I am an aficionado of folklore and legend, so I well know the stories of the hodag, the hide-behind, the flitterbick, and the squonk. With an illustration of a hideous swampy creature and the caption "just misunderstood", stories of the squonk - a hideous beast which, if captured, dissolved in its own tears - sprang instantly to mind. But was the squonk really misunderstood? Having recently read a lot of Philip Jose Farmer, I decided to make Tomb of the Squonk a tribute to his World of Tiers series, creating a group of Patricians to take the place of his Lords. Of course, this is not the World of Tiers, and references to other Appendix N authors are also included. If you miss the Fritz Leiber nod, you are not paying attention.
In the core rulebook, Joseph Goodman points out that there is no expected amount of treasure for any given encounter, and this adventure includes only the treasure that I decided would logically be present. Some judges may wish to up the value of what is there, but I do not recommend it. If your players are like mine, they will figure out how the traps work, and then decide that the location is useful for their own purposes. Obviously, if the squonk succeeds in his last attempt, the PCs will be thrust into a new adventure elsewhere, but even if the squonk does not succeed, the wise judge will have a few strange adventures prepared in the event that the players themselves decide to pass through the gates provided. When I ran this, the PCs ended up in Lamentations of the Gingerbread Princess, and called upon divine assistance to escape before they got to the main area of the adventure. They were spooked by a big bear! Well, that and the realization that the world they were in was, itself, actively hostile to them.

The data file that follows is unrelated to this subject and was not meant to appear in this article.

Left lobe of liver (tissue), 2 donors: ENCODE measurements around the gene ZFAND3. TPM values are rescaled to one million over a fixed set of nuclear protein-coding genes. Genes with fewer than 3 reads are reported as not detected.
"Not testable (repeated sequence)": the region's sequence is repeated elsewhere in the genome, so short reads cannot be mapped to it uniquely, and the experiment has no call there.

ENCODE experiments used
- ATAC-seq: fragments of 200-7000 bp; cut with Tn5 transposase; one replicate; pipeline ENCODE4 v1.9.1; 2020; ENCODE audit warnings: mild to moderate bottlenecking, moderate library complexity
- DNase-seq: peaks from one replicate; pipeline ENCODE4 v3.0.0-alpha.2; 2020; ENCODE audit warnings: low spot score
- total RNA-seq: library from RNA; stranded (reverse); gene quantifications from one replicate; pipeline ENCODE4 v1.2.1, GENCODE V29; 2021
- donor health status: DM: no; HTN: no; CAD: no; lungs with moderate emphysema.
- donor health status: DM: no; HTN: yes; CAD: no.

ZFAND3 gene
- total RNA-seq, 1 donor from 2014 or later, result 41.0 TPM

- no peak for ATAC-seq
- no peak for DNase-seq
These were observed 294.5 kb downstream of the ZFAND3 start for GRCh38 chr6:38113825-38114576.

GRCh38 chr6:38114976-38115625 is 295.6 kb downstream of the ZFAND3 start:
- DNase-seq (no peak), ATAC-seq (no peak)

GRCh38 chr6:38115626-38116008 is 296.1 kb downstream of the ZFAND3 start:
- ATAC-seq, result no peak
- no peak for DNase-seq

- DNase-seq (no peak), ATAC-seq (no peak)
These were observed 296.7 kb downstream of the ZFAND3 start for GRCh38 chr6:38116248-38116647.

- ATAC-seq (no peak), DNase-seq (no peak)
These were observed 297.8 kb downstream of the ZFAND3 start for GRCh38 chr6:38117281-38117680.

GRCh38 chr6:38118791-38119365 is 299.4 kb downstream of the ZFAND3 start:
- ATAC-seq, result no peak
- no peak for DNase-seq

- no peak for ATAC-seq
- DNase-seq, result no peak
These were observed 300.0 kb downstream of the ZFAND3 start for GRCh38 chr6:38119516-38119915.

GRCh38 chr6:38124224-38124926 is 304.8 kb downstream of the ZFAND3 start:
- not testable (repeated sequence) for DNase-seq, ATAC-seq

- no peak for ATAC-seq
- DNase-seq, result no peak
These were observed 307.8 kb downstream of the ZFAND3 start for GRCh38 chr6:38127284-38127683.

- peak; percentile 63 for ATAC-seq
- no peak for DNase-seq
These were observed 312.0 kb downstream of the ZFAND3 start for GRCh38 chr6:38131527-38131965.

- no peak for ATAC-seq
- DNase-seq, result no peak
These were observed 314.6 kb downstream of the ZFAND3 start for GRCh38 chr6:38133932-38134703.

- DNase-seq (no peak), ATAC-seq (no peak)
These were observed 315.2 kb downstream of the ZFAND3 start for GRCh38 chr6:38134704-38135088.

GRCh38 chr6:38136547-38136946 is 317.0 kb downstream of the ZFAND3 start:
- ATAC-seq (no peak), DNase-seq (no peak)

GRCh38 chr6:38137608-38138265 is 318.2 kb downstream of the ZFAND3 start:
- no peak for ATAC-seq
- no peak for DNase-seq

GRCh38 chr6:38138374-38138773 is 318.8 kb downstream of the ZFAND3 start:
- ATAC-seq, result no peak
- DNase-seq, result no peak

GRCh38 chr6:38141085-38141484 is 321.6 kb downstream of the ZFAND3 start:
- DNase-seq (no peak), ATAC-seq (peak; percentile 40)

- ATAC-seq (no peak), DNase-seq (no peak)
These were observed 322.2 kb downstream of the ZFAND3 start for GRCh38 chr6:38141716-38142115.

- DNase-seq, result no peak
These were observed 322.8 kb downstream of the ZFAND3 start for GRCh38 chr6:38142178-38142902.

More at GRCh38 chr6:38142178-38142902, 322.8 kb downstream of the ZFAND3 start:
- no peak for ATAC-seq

You can find a review here and at Tenkar's Tavern. You can pick up the adventure in pdf format here. This is another adventure that really deserves more attention than it has received.
Tower of the Black Pearl (Goodman Games): This is actually the second Harley Stroh DCC adventure written for Dungeons & Dragons 3.5 that I was lucky enough to convert to the DCC ruleset. Apparently, Harley was going to convert it himself when he failed a Luck check and injured his arm. As a result, I got the opportunity, along with some notes from Harley and Joseph Goodman about what they wanted done.